Andrew Carnegie on why entrepreneurs should not own stock….

Andrew Carnegie: wise old bird.
Andrew Carnegie: wise old bird.

Reading Andrew Carnegie’s autobiography this morning, I came upon this passage. He argues that owning shares is a monstrous distraction from the more important ways in which we can earn and accumulate wealth – notably by working. His point could be applied more broadly to the insanity of letting the stock market dictate any analysis of the health of the economy. The stock market has become like some aging Vegas hoofer gyrating ever more preposterously to seize our attention, while deserving ever less.

I have never bought or sold a share of stock speculatively in my life, except one small lot of Pennsylvania Railroad shares that I bought early in life for investment and for which I did not pay at the time because bankers offered to carry it for me at a low rate. I have adhered to the rule never to purchase what I did not pay for, and never to sell what I did not own. In those early days, however, I had several interests that were taken over in the course of business. They included some stocks and securities that were quoted on the New York Stock Exchange, and I found that when I opened my paper in the morning I was tempted to look first at the quotations of the stock market. As I had determined to sell all my interests in every outside concern and concentrate my attention upon our manufacturing concerns in Pittsburgh, I further resolved not even to own any stock that was bought and sold upon any stock exchange. With the exception of trifling amounts which came to me in various ways I have adhered strictly to this rule.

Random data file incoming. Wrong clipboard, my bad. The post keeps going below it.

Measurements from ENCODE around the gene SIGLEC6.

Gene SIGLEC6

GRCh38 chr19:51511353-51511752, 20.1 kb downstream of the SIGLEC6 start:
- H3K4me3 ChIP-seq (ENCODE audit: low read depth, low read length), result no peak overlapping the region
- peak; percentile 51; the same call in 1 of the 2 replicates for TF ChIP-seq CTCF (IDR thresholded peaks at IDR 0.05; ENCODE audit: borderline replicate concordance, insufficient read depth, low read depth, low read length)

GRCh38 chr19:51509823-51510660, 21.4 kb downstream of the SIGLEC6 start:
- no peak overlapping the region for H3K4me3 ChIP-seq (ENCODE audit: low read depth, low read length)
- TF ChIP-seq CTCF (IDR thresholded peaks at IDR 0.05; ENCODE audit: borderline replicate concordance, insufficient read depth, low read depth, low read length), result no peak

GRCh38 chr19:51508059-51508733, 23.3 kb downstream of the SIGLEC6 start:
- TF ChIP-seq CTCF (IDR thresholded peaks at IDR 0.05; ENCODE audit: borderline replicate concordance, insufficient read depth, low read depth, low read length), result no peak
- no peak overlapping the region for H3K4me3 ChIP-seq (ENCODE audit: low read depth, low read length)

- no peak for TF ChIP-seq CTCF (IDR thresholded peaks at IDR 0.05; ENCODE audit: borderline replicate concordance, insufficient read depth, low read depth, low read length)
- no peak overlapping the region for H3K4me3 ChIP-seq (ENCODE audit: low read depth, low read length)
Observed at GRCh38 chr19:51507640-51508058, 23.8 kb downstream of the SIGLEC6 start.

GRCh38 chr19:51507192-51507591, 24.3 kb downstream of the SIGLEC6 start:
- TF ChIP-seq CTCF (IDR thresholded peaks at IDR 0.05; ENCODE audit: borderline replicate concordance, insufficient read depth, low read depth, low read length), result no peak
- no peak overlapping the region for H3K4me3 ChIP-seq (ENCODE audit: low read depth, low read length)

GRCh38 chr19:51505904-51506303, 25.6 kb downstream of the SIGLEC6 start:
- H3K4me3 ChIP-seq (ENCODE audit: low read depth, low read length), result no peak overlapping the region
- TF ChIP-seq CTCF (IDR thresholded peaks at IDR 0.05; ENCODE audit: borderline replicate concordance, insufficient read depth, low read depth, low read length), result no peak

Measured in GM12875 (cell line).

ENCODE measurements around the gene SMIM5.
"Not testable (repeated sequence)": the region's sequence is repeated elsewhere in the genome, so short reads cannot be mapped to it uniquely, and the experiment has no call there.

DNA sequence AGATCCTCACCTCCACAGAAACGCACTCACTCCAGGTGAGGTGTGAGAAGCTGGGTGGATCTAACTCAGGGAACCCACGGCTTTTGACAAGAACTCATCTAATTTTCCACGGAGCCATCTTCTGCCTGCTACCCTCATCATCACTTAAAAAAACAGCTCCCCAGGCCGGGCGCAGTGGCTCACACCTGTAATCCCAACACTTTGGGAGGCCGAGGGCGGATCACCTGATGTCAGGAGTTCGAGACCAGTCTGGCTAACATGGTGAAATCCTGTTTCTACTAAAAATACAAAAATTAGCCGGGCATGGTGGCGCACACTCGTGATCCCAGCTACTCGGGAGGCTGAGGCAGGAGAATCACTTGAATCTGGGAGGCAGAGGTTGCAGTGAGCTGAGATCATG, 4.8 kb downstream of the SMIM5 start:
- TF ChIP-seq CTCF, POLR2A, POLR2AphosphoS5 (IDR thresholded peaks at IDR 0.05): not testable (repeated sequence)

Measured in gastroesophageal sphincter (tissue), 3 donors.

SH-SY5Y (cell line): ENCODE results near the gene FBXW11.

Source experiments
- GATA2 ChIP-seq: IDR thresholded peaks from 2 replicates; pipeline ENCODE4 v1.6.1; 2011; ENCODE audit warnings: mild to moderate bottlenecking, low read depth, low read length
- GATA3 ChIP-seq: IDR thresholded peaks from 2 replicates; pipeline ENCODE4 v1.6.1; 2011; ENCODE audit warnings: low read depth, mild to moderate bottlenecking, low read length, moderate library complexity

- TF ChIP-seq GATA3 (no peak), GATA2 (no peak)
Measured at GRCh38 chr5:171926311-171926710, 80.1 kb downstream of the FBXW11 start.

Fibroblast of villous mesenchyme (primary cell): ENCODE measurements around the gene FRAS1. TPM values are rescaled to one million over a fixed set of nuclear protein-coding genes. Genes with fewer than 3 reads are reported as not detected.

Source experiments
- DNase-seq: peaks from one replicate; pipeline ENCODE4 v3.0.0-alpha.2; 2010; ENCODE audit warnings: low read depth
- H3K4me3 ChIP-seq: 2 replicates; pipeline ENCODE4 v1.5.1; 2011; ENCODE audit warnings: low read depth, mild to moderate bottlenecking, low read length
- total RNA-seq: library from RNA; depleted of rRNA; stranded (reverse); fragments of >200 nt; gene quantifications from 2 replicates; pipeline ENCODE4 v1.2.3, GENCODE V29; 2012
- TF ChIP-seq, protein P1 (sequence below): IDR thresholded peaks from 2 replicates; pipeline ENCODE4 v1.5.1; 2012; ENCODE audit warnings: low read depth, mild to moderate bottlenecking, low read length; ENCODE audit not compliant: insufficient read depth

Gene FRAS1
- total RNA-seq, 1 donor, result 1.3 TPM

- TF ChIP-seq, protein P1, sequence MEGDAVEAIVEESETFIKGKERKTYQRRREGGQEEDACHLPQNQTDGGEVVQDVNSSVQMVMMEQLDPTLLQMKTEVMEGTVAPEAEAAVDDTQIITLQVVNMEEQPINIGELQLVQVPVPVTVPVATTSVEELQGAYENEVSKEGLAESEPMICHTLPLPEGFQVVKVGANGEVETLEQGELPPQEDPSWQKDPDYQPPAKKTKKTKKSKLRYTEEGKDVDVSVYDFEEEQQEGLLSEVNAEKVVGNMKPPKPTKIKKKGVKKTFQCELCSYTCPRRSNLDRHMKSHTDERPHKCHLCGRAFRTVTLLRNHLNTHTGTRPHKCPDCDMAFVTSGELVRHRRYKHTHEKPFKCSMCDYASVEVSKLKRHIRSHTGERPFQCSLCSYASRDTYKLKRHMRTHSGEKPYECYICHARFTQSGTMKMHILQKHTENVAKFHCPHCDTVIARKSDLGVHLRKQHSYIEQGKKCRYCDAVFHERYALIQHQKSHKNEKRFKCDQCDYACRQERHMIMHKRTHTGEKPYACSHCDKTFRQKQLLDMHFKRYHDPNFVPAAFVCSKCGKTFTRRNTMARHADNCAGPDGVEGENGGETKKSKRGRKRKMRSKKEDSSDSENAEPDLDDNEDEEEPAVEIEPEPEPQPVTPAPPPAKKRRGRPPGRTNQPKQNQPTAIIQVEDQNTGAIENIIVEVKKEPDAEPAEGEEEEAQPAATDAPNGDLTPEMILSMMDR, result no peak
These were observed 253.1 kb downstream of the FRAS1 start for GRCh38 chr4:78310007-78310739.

Such a course should commend itself to every man in the manufacturing business and to all professional men. For the manufacturing man especially the rule would seem all-important. His mind must be kept calm and free if he is to decide wisely the problems which are continually coming before him. Nothing tells in the long run like good judgment, and no sound judgment can remain with the man whose mind is disturbed by the mercurial changes of the Stock Exchange. It places him under an influence akin to intoxication. What is not, he sees, and what he sees, is not. He cannot judge of relative values or get the true perspective of things. The molehill seems to him a mountain and the mountain a molehill, and he jumps at conclusions which he should arrive at by reason. His mind is upon the stock quotations and not upon the points that require calm thought. Speculation is a parasite feeding upon values, creating none.

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